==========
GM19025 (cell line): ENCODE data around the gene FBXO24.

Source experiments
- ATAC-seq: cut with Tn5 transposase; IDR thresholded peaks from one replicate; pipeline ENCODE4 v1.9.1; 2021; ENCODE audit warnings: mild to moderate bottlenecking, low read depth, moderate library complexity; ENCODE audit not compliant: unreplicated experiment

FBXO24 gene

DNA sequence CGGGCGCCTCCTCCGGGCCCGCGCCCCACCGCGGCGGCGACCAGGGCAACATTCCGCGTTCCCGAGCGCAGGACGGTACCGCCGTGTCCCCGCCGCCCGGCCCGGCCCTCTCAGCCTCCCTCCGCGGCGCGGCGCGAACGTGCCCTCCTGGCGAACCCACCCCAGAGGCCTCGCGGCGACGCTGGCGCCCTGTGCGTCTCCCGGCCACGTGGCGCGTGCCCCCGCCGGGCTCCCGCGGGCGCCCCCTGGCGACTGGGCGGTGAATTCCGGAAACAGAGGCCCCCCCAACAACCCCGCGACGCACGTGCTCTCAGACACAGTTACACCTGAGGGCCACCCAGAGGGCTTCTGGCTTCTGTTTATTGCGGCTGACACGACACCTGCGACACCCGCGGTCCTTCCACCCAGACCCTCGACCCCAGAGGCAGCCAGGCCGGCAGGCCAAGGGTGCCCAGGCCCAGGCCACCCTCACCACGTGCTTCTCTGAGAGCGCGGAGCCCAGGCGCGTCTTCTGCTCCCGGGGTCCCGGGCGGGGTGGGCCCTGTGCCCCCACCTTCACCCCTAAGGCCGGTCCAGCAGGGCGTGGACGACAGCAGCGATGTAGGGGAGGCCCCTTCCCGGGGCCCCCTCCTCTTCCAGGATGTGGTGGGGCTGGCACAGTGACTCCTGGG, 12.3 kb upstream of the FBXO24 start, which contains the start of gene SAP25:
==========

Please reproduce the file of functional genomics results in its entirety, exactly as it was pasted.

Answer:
GM19025 (cell line): ENCODE data around the gene FBXO24.

Source experiments
- ATAC-seq: cut with Tn5 transposase; IDR thresholded peaks from one replicate; pipeline ENCODE4 v1.9.1; 2021; ENCODE audit warnings: mild to moderate bottlenecking, low read depth, moderate library complexity; ENCODE audit not compliant: unreplicated experiment

FBXO24 gene

DNA sequence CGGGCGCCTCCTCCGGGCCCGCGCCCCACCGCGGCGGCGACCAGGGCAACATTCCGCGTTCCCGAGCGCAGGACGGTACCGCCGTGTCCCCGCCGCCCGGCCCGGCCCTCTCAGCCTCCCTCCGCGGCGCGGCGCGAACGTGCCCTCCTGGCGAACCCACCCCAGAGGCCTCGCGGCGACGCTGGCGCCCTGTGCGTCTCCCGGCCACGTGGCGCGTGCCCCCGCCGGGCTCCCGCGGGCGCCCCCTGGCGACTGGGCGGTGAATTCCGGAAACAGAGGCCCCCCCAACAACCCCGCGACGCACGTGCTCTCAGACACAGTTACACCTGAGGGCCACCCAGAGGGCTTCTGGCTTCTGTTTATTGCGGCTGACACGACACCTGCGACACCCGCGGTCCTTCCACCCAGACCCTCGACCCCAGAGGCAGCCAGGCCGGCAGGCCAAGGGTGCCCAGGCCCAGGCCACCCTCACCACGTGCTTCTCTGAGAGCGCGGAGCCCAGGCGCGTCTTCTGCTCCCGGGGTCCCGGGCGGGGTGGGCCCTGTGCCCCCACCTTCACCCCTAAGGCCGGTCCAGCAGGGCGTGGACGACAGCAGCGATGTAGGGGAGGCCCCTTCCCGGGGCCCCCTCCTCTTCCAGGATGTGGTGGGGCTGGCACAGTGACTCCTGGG, 12.3 kb upstream of the FBXO24 start, which contains the start of gene SAP25: